It's a thankless job, being a political aide. Your every prerogative and responsibility derives like planetary light from the combustion of your supernova, the Great Man or Woman who has brought you into his (or her!) orbit and whose gravitational field guides and sustains you. The connection isn’t fated to end in disillusion, necessarily. Every once in a while an aide survives to wrest an individual achievement from the years of secondhand glory.
Harry McPherson did it, by writing A Political Education, his enduring book about life lived in the hulking shadow of Lyndon Johnson, and so, implausibly, did the TV personality George Stephanopoulos, in a funny and self-aware account of the Clinton White House called All Too Human. And so did Leonard Garment, who died July 13 at 89.
Crazy Rhythm, published in 1997, is Garment’s memoir of his years working for Richard Nixon, first as a law partner on Wall Street in the 1960s and then as a factotum in the White House, an able and accomplished man faithfully subordinating himself as a “Nixon guy” until that last long walk to the waiting helicopter on the South Lawn in 1974. Garment’s gone, but Crazy Rhythm isn’t going anywhere, if it continues to be passed down from one generation of Washington hands to the next, as it should be.
Garment was an unlikely political animal. A child of the Depression, he had early ambitions to be a professional musician, and he was good enough to get hired as a clarinetist for Woody Herman’s wartime band. (One fellow jazzman and friend from this period was Alan Greenspan, who, Garment tells us, would duck away between sets to read Ayn Rand. As Duke Ellington said, “It don’t mean a thing if it ain’t got that Objectivist epistemology.”) Garment chucked it all for law school, and reading Crazy Rhythm you can see the blend of the musical lawyer, or the lawyerly musician. His writing has the clarity of a good legal brief decorated here and there with the twists and rhythms of good music. Not a lot of that in the Nixon White House.
Among his other gifts, Garment was an alert onlooker, as political aides always are if they’re to be of any use to Sen. Supernova. It’s unlikely that Nixon had anyone around him as observant and finely tuned as his old law partner. Here’s how Garment records his first intimate look at the great man, as Nixon worked the phones in their law office:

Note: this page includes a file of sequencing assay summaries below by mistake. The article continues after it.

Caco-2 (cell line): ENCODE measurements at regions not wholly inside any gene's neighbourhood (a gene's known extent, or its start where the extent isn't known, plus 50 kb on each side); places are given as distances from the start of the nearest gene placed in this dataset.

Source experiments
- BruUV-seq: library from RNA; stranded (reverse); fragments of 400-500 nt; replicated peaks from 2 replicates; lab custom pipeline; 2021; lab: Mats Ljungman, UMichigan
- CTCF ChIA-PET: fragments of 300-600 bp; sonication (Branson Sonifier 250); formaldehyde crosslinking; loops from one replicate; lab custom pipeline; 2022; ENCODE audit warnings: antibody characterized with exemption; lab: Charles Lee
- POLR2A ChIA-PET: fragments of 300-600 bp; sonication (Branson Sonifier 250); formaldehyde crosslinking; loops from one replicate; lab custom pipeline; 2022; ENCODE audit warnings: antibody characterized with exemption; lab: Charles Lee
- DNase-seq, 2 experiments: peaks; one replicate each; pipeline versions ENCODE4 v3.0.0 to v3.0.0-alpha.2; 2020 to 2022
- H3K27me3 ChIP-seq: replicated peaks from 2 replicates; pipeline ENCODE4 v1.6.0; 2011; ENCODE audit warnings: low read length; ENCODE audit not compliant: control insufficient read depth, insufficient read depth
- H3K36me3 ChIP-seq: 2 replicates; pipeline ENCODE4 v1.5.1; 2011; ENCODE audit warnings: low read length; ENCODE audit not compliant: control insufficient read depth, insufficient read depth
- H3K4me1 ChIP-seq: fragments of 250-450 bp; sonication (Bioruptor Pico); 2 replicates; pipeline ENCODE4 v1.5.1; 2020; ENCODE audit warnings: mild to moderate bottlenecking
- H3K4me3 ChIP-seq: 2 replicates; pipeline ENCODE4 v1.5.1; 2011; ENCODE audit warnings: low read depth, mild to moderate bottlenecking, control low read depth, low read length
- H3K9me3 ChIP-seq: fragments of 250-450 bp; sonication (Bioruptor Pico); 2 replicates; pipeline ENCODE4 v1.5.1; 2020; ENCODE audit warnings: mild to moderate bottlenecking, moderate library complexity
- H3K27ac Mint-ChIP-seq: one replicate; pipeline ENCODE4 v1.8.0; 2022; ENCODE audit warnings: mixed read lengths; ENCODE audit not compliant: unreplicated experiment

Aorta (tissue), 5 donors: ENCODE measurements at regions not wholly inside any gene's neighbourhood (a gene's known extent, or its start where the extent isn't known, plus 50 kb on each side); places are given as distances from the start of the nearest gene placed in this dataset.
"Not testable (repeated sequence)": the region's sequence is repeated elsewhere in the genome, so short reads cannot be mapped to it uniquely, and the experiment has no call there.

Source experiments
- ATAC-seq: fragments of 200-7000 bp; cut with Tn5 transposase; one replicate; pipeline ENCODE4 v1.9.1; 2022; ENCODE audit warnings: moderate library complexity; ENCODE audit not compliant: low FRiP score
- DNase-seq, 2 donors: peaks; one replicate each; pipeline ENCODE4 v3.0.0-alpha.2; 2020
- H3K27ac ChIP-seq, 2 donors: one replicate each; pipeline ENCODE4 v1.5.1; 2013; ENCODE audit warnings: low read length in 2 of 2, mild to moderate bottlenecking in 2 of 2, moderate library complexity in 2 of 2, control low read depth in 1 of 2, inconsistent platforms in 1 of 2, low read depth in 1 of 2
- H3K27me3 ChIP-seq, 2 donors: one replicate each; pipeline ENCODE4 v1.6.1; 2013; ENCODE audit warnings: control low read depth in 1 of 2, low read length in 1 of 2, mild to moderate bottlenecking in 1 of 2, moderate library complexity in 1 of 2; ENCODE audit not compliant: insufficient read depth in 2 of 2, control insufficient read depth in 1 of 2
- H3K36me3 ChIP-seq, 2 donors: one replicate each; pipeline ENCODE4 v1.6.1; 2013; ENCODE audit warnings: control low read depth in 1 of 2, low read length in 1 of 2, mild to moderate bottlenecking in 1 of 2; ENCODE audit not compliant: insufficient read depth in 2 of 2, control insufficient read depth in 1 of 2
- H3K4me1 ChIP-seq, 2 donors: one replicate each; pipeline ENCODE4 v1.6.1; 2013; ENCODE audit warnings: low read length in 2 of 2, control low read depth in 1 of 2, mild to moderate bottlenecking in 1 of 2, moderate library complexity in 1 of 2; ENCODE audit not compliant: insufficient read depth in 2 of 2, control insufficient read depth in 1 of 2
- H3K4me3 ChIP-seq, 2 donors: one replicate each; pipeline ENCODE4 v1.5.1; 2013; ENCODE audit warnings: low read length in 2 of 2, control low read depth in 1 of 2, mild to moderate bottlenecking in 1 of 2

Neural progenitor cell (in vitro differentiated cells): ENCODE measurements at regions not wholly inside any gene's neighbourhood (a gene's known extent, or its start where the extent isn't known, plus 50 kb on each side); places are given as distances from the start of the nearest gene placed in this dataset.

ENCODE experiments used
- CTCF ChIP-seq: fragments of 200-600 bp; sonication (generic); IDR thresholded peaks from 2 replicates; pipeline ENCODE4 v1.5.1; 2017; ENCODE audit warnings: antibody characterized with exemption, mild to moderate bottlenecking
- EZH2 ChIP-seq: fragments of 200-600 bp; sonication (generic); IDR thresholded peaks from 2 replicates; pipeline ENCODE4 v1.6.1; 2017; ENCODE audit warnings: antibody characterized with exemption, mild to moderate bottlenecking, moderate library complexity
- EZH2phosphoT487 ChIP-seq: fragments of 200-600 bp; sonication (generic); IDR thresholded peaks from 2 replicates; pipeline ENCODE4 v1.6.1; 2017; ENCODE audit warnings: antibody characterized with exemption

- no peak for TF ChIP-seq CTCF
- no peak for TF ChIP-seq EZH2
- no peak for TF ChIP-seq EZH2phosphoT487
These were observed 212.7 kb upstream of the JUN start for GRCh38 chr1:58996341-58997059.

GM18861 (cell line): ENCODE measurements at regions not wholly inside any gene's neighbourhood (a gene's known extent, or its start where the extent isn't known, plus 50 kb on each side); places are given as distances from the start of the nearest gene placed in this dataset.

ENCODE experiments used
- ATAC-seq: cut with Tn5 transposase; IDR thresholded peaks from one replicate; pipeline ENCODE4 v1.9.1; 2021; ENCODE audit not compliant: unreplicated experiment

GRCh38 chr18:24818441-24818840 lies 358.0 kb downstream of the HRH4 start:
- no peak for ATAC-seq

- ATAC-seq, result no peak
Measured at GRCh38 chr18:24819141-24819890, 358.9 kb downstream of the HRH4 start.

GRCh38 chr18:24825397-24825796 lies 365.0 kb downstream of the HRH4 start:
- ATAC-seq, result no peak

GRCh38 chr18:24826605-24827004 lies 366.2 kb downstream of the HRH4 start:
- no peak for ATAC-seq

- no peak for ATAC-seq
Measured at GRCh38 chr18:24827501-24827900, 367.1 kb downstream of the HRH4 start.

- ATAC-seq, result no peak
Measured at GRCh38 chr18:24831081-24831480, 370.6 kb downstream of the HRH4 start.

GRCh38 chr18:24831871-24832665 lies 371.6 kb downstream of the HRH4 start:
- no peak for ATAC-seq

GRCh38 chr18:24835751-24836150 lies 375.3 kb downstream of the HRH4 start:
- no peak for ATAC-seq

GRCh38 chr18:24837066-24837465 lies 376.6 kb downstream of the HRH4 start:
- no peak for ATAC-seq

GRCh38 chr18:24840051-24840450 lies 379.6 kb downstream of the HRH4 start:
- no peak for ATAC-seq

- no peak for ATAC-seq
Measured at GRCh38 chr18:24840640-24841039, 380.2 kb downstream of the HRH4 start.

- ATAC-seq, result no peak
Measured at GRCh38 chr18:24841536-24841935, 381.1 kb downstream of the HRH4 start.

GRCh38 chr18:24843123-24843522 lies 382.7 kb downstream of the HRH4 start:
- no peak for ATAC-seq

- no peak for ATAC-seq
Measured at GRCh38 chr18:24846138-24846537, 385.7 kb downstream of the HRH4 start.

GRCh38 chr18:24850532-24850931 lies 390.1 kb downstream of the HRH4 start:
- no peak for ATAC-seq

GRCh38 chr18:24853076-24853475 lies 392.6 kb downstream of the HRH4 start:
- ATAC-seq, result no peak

While lawyers, politicians, and even normal folk often shift and slide among different telephone personae, modifying their manner according to their relationship to the caller, Nixon’s telephone skills were of another order of virtuosity. The phone, I started to learn, was his favorite instrument of persuasion. It separated him from the disturbing emanations of another person’s physical presence, enabling him to concentrate on his words without having to compose his eyes and coordinate his hands to harmonize with them.
It’s all there, in three sentences: Nixon’s intelligence and ambition, his social skill and his social awkwardness, the weird no-man’s land that stood between him and everyone else, which is, I suppose, what finally did him in.
Len Garment was a large presence, and a practiced storyteller, and it’s a tribute to Nixon that a man of Garment’s abilities was willing to be subsumed in the cause of his own career. He had few and lightly held political views of his own, and as he makes clear in Crazy Rhythm, he upended his career and followed Nixon out of boredom: “I had run out of steam. Most of my small-scale ambitions had been achieved, and I had that bleak midlife feeling that I was doing what I would be doing for the rest of my life.” The point doesn’t really require explaining. If your idea of thrill-seeking is Richard Nixon, you’re in a midlife crisis by definition.
Crazy Rhythm shows that relations between politician and staffer, staffer and special pleaders, special pleaders and politicians remain as they have ever been. Many of his stories could have taken place in any period of modern Washington.